I recall seeing a woman of my own middle age shopping for clothing in the juniors department of a store. I thought she was looking for something for her children, but it turns out that she was shopping for herself. She was trim and lovely, many would say beyond well-preserved. She wore a sequined sweat suit that bore the word “Juicy” across her backside. At the time, being the dull Midwesterner that I still am, I had never heard of Juicy Couture. Frankly, I cannot find any “couture” in fashion that marks women like pieces of meat. It is utterly demeaning.

And yet there this woman was, having won, for the time being, her struggle to compete with her teenage daughter for diva status in her household. A woman wrapped in fashion formaldehyde. A woman who had become so attached to being an object of lust in her youth that she never bothered to seek out a deeper meaning or a more dignified bearing. Her apparel spoke volumes of what she wanted to be in the eyes of others. I wonder if she ever came to realize how desperate she occurred, at least to me.

I am sure there will be some blow-back for having made this criticism. “People can wear whatever they want” they will say. Yes, they can. You can walk around with a feather duster in the crack of your bum and call yourself a chicken, if you want. It is mostly a free country. The cougar life-style is an option at the buffet of free choice. But just because you can does not mean you should. In this every-kid-gets-a-trophy culture, not all fashion statements are created equal nor should the dialogue that they initiate be dumbed-down so that we can gloss over our mental afflictions. To do so thwarts the meaning that we can derive from a conversation on ethics that can promote human evolution. This is not a puritanical rant to do away with thongs or sexually suggestive attire at all. I like Victoria Secret, it is probably not suitable as business casual outerwear, but I am not dead. There is a place even in my world, and in my imagination, if I were to tell the whole truth, for such things. But it is the public communication of clothing that concerns me here and what it says about the state of awareness in our society.

My mother does not dye her hair. She says that she has earned each of the grey ones. It is more than fair exchange to swap beauty for maturity because maturity is a beauty all its own unseen and unknown by those who attached to baser appeal. In the beginning we need strong bodies and beauty precisely because we a morons. It is nature’s way of tying a pork chop around our necks to make sure that at least the dog will play with us. In the days before we despised old people, when we treasured things other than firm breasts on middle age women, an elder-woman could be seen on the streets as a vision of wisdom and the accumulation of compassion well noted by the wrinkles in her skin.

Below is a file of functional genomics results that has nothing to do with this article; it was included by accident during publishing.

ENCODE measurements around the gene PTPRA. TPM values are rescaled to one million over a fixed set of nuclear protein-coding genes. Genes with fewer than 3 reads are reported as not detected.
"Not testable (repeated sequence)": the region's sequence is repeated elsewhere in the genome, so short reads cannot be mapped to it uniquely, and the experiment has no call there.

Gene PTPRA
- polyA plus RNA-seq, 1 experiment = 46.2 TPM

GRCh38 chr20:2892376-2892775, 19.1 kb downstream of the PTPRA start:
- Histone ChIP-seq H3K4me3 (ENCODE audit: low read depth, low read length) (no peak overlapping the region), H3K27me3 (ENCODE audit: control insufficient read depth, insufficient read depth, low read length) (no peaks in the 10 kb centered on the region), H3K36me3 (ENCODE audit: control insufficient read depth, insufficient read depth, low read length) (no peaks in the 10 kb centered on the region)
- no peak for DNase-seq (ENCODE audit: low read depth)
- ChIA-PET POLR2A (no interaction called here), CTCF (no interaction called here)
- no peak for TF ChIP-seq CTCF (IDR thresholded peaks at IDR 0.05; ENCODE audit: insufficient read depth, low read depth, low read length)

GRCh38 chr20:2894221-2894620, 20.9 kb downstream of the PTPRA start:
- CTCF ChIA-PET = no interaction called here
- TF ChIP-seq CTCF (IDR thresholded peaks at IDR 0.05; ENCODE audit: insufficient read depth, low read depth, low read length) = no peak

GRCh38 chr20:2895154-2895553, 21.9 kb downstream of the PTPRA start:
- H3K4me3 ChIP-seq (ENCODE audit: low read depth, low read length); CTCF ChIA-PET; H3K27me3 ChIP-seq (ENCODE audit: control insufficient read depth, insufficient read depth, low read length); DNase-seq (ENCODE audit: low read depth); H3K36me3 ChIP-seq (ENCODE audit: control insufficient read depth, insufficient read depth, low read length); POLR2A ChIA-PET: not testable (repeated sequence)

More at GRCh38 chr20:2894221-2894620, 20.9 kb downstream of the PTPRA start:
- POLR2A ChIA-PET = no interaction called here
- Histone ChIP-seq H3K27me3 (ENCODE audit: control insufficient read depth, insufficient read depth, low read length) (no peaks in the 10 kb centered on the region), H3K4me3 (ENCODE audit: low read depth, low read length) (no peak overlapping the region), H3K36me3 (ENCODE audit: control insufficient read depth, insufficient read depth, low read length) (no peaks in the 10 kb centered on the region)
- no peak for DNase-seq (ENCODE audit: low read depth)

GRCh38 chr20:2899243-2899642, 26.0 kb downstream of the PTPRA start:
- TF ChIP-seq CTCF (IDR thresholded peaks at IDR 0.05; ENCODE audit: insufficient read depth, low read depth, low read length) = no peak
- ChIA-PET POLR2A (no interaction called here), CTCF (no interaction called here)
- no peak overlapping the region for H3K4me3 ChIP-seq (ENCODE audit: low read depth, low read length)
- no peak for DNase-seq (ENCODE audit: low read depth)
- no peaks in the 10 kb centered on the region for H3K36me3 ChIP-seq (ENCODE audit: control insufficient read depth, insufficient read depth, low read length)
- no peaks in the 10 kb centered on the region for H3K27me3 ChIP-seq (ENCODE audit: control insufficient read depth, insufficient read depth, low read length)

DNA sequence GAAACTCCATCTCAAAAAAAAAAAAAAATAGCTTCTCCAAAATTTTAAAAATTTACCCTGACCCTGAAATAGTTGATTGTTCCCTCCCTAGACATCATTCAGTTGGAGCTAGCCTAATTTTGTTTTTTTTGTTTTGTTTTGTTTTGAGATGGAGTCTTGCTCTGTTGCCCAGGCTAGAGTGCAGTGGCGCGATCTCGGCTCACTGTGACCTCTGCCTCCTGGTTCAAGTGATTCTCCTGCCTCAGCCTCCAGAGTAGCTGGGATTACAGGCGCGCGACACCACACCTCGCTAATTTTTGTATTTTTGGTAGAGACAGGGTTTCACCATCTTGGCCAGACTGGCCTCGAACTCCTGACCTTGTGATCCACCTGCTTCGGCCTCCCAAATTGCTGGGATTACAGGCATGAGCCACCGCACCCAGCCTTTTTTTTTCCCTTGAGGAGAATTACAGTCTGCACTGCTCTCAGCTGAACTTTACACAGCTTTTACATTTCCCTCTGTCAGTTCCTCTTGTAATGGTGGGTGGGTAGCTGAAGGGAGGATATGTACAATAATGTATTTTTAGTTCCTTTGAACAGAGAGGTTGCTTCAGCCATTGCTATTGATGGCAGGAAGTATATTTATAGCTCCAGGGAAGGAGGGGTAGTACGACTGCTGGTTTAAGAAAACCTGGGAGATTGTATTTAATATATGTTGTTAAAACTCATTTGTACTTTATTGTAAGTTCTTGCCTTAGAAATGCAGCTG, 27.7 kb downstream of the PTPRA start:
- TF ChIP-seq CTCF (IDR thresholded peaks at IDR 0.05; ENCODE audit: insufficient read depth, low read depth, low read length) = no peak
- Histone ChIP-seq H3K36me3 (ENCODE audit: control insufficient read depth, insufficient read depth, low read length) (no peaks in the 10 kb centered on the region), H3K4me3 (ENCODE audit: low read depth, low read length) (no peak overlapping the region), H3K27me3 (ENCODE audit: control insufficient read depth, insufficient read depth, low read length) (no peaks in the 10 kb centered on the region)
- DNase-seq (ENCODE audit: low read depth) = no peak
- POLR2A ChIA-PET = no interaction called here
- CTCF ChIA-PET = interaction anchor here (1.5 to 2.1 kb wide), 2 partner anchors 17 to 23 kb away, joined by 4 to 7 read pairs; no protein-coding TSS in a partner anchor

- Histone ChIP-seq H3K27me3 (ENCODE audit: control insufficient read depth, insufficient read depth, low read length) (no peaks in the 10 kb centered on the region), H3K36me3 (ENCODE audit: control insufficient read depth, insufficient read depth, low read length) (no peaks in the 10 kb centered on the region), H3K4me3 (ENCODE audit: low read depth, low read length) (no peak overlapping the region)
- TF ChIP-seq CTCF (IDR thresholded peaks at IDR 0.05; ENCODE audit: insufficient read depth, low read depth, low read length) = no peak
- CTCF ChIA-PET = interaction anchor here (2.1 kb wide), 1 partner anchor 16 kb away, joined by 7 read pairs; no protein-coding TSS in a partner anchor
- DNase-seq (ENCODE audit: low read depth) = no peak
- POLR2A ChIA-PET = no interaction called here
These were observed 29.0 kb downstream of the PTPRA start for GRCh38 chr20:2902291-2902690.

Mortality was supposed to be the natural force that urged us to grow up and become wise. In our society, as in many societies that have come before ours, the temptation to cling to youth, wealth or power causes us to live in denial of old age and death. Since old age and death will find us anyway, Juicy Couture or not, we are setting ourselves up to be unprepared any moment let alone the final pages of time and the end of our days. To me this seems to be supreme foolishness, to walk forward without looking forward because we think we can hold onto a comfort that was. We as a society really need to grow up.

As for me, I am ready for this moment and will be ready for the next. And when there are no more, I won’t even notice having been fully engaged with my last.

Article by D M Kenyon